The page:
Watches are not only a great way of checking the time, but they can also make a statement and can be used to add something extra to any outfit.
Silver watches are typically expensive and are a great heirloom to be passed down through generations.
If you’ve come across a watch and you’re not sure whether it’s real silver, then we’ve got you covered.
Keep reading to find out how you can tell whether a watch is made of real silver, and to learn why not all watches are made of silver.
Why Aren’t All Watches Made Of Silver?
One of the main reasons that many watches aren’t made of silver anymore is because silver is a relatively soft metal - and can discolour and tarnish pretty quickly.
Because silver is so soft, it will often get alloyed with other metals, such as copper or zinc. However, copper can leave dark colourations and leave a green mark on your wrist, which is never ideal.
Pure silver can be easily scratched or even dented, so extra care should always be taken with silver watches.
In the era of pocket watches, watches were typically made of silver - it was the main metal of choice because iron was corrosive and gold was too expensive, so silver was the best choice around.
However, stainless steel is now used for many modern watches as it’s stronger, easier to maintain, and much cheaper than silver.
How Can You Tell if a Watch Is Made Of Silver?
If you have an antique watch or you’ve recently purchased a watch that was described as being made of silver, then it’s always best to find out whether it’s real silver or not.
Here are our tips on how to find out whether your watch is made of 925 silver or if it’s made of a different metal.
Check For Hallmarks
The first thing that you should do when checking your watch for authenticity is to look for markings or stamps on the silver.
This is especially helpful if you’re buying secondhand or antique watches - if you’re looking at flea markets or charity shops, a quick look at the hallmarks on the watch will help you decide whether it’s worth buying or not.
Silver watches are typically stamped with one or several silver hallmarks that give you an insight as to the purity of the silver.
You’ll also get information on the manufacturer or silversmith that made the watch, as well as the date the watch was made.
If the watch is imported, then you’ll be able to see whether the silver is 925, 900, or 800.
The numbers let you know how pure the silver is - you’ll find that sterling silver has a purity of 92.5 (925 markings) silver or higher.
Another way of checking whether the watch is made of silver is by conducting the ice test. This involves placing an ice cube onto the watch and seeing how quickly it melts.
You can do this at room temperature - and you’ll still see pretty accurate results. Authentic silver watches will cause the ice cube to melt quicker than non-authentic silver.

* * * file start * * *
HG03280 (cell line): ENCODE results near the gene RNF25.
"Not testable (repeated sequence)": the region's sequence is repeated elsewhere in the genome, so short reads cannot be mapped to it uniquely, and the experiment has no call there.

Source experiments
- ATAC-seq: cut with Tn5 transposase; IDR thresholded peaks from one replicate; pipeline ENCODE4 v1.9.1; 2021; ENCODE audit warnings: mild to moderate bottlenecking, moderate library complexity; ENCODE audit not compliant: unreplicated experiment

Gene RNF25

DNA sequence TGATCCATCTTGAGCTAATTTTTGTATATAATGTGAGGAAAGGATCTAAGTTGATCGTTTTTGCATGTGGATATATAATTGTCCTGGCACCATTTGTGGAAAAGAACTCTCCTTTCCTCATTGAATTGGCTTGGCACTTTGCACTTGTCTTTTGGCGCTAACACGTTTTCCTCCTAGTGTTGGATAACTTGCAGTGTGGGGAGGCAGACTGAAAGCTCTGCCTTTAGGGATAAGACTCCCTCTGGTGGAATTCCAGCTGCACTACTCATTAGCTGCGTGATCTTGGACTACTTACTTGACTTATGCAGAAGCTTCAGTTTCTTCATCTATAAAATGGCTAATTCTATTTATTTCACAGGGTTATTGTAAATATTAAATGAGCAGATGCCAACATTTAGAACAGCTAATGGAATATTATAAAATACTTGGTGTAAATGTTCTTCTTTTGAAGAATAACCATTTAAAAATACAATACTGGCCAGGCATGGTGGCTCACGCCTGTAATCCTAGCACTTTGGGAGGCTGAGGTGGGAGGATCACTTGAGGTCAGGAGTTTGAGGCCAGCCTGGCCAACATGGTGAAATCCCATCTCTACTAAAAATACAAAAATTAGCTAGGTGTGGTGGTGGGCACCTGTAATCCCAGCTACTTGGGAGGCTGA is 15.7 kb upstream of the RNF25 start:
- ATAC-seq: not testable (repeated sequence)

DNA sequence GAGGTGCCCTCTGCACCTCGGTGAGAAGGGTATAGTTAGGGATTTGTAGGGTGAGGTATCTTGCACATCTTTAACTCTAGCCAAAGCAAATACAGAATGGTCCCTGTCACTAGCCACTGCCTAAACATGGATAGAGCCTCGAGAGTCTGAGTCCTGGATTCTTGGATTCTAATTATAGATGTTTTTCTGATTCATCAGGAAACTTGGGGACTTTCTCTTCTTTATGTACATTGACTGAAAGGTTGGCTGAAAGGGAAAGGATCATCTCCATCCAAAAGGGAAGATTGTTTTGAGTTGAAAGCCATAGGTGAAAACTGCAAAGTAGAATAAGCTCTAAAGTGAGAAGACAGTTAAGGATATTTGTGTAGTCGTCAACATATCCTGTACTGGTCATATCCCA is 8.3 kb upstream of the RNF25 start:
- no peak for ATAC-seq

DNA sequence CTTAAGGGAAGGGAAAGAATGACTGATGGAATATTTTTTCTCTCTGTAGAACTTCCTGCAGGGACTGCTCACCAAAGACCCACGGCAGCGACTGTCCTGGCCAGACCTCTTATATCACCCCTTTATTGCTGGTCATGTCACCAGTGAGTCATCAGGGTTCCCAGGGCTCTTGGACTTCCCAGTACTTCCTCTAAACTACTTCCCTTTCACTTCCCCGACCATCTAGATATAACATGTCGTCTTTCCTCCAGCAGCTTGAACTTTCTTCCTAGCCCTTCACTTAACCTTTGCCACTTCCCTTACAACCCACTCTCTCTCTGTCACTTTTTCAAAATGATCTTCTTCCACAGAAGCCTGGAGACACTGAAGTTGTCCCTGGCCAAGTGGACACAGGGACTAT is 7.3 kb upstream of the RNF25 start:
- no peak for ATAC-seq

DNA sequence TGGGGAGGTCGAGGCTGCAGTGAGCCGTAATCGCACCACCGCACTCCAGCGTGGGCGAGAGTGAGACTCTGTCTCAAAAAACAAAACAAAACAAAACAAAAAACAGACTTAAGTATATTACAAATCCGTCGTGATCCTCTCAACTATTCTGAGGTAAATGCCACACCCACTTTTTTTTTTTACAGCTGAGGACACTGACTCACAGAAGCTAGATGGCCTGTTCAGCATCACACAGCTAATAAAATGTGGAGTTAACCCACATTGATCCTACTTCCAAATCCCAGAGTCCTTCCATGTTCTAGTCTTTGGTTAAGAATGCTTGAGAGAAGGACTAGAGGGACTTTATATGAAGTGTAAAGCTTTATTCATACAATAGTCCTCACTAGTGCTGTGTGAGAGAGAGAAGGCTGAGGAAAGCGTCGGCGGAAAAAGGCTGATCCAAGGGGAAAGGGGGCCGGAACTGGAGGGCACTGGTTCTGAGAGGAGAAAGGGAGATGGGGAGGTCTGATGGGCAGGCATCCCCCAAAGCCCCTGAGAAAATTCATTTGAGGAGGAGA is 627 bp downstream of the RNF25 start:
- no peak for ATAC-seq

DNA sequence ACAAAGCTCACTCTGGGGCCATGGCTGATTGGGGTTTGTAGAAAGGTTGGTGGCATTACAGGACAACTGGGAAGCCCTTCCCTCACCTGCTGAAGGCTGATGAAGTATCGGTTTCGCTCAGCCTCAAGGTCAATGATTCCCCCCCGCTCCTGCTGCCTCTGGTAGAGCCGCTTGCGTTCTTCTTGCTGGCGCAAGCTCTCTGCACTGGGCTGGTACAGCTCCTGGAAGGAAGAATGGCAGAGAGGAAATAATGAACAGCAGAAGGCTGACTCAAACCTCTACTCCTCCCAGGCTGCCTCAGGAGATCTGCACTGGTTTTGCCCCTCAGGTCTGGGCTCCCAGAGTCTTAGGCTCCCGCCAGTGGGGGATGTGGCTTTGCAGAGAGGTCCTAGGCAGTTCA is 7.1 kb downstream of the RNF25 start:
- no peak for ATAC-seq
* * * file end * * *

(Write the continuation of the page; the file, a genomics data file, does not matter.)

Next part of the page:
This is because silver has the highest thermal conductivity of any other common metal and alloy. So basically, if it melts quickly, then your watch is made of real silver.
Use a Magnet
You’ll find that most precious metals aren’t magnetic - gold, copper, and of course, silver.
If you’re curious about whether your watch is made of silver, try placing a magnet near it and see if you feel any pull.
If you feel a magnetic pull, then it’s most likely not metal. Silver only contains very weak magnetic effects unlike other metals such as iron and nickel.
This makes it easy to tell whether your watch is silver or not - if the magnet sticks to the watch, then it has a magnetic core and isn’t real silver.
Fake silver watches will be made of other metals, so the magnet text can give you a good insight as to the authenticity. However, watches can be slightly affected by magnetism.
The watch could gain or lose time, so be sure to not place the magnet near the watch for long periods of time - and make sure the time is accurate after you’ve conducted the watch-magnet test!
Polish The Watch
If you’ve ever owned anything silver, then you’ll know that it needs to be polished regularly. This can be used to your advantage - as it can give you an insight as to how real the silver is.
Once you’ve checked for hallmarks and conceded the ice test and magnet test, try polishing the watch with a white cloth.
Silver oxidises and tarnishes so black residue should appear on the white cloth after rubbing the watch.
If the cloth remains perfectly clean, then it’s most likely not silver. Lack of rust or oxidation shows that the watch is made from other metals, not silver.
Testing for authenticity aside, you should polish your watch every month or so, as silver will tarnish every two months or so if you wear your watch on a regular basis.
However, if you only wear your silver watch on special occasions, then you won’t need to worry about tarnishing much.
As silver tarnished quite quickly, many watch manufacturers will coat the silver in gold, platinum, or rhodium. Although this defeats the purpose of a pure silver watch, it will prevent tarnishing.
Depending on how often you wear the watch, the coating will degrade and the silver will begin to tarnish again.
This is why so many watches are now made of stainless steel - it looks and performs just like silver, but it’s stronger and easier to maintain. Stainless steel is also cheaper than real silver, which is always a bonus!
Smell The Watch
Sterling silver doesn’t have a particular smell unlike many other metals, which makes it easy to tell whether your watch is silver or not.
All you have to do is go ahead and smell the watch - does it have a particular smell? If you can smell a metallic scent or sulphur, then it’s not made of real silver.